The GOP has smoothly moved from "we don't torture" to "yeah, we torture, but a man's gotta do what a man's gotta do". Their method is to first premise conditions under which the "good of the many" is so vast that any crime seems justified. Then, once the precedent is established, they move on to institutionalizing torture as "a last resort".
This honesty is a risky form of progress. On the one hand it fully exposes what they do in our name, on the other hand it moves American another step closer to Pol Pot. (I think we're close enough now to make out his smug expression.)
I figured it was time to refute this position, but today I found Clive Crook has already stated my position fairly well (emphases mine):
FT.com | Clive Crook's blog: Update: It depends what you mean by tortureBush is putting millions of men and women in harms way. He asks them to risk their lives and health for America. In the unprecedented theoretical circumstance that torture is justified, he should take the responsibility and be willing to face the legal consequences -- including life in prison. If he can't take that responsibility he's a coward and should resign immediately.
...Whether the law leaves room for doubt about whether waterboarding is torture is one thing; whether the law ought to leave room for doubt on that point is quite another. In my view, the law should be clear: waterboarding is torture, and all torture is illegal.
Stuart is sympathetic to the view that ruling out a technique like waterboarding under any and all circumstances would be a mistake. Would it still be wrong, he asks, if the information elicited saved hundreds or thousands or millions of lives? It is a fair question, and one that most commentators on this issue are reluctant to confront. But one could ask the same question of any kind of torture, however vile. Would it be immoral to roast somebody over a slow fire, if the information elicited saved hundreds or thousands or millions of lives? I dare say that nobody, not even Alberto Gonzales, will argue that roasting somebody over a slow fire is not torture....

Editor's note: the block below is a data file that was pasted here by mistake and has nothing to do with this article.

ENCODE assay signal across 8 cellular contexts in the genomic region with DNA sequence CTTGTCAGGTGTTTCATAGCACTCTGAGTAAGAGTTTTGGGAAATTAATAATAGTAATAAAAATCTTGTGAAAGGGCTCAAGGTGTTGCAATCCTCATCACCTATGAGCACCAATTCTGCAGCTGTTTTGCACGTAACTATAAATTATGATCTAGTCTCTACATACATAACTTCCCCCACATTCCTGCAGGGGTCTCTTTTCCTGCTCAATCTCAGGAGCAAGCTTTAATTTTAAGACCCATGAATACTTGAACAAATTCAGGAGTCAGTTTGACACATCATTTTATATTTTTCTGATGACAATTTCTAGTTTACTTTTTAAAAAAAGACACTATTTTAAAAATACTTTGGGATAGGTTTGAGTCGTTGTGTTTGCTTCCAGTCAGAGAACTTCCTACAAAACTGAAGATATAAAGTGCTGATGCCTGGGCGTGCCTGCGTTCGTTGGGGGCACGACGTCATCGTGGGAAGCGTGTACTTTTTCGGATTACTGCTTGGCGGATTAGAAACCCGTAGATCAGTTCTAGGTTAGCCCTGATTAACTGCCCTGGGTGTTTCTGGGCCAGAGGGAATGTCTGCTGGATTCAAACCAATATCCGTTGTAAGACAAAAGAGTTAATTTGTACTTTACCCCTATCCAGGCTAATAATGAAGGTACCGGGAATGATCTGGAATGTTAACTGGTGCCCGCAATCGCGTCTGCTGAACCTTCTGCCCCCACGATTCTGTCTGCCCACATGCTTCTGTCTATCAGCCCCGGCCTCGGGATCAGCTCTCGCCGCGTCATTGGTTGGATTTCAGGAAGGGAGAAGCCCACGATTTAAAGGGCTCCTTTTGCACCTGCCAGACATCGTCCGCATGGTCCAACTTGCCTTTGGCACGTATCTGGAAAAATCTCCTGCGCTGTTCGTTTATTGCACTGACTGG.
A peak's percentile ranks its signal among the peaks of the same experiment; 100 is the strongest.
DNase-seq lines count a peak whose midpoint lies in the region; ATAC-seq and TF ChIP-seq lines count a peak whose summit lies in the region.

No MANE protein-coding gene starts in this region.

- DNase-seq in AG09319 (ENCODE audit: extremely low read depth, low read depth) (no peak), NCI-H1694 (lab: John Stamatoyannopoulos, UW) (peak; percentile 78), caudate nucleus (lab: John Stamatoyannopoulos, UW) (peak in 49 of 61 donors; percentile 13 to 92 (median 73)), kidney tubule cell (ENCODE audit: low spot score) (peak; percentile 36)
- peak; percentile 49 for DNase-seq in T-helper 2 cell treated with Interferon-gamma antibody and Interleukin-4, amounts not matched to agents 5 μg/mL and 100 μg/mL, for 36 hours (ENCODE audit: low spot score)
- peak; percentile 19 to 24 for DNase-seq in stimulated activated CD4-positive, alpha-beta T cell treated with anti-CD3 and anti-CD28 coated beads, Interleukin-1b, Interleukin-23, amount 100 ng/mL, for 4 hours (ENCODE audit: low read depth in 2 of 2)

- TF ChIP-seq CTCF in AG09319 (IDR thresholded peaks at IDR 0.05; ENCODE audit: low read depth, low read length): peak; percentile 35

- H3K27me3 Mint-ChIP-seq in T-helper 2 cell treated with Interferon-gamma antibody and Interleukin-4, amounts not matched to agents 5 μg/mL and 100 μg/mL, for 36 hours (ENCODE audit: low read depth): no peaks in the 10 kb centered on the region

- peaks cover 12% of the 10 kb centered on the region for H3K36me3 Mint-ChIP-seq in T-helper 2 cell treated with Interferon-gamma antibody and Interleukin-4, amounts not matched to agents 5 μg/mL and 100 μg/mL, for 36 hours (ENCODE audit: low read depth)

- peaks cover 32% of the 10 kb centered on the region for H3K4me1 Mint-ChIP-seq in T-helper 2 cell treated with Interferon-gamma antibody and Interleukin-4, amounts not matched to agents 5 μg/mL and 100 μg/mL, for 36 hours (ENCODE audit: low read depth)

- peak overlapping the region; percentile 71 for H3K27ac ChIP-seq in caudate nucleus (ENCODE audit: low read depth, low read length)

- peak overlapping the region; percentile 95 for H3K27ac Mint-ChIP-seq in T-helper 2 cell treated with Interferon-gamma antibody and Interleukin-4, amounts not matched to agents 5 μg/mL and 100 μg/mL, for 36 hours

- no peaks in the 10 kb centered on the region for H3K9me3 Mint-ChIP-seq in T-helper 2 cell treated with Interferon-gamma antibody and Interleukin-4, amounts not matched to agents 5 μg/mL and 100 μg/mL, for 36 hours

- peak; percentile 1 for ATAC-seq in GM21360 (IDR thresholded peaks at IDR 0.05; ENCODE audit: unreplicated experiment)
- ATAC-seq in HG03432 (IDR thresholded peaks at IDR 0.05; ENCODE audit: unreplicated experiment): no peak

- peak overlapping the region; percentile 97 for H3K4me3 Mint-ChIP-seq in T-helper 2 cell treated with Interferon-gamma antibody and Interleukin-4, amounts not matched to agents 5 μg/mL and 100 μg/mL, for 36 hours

...One can conceive of rare circumstances in which waterboarding or any other kind of torture might be ethically justified. To say that torture is always and necessarily immoral seems to me to betray a lack of imagination. But a wise government would not allow for that contingency by making the practice legal. In those very rare cases, the interrogators would have to expose themselves to prosecution, and a jury would decide whether or not to convict, weighing what they did against their reasons for doing it. To make torture legal, even under rare circumstances, is to institutionalise it. That is both immoral, and for the reasons just cited, deeply unproductive in the war on terror.
Laws exist for a reason. I can imagine circumstances where I'd torture someone to save my children, but I'd expect to forfeit my own life for having made that choice.
That's the sacrifice civilization demands. If we can't do that, we don't deserve democracy, and we don't deserve civilization.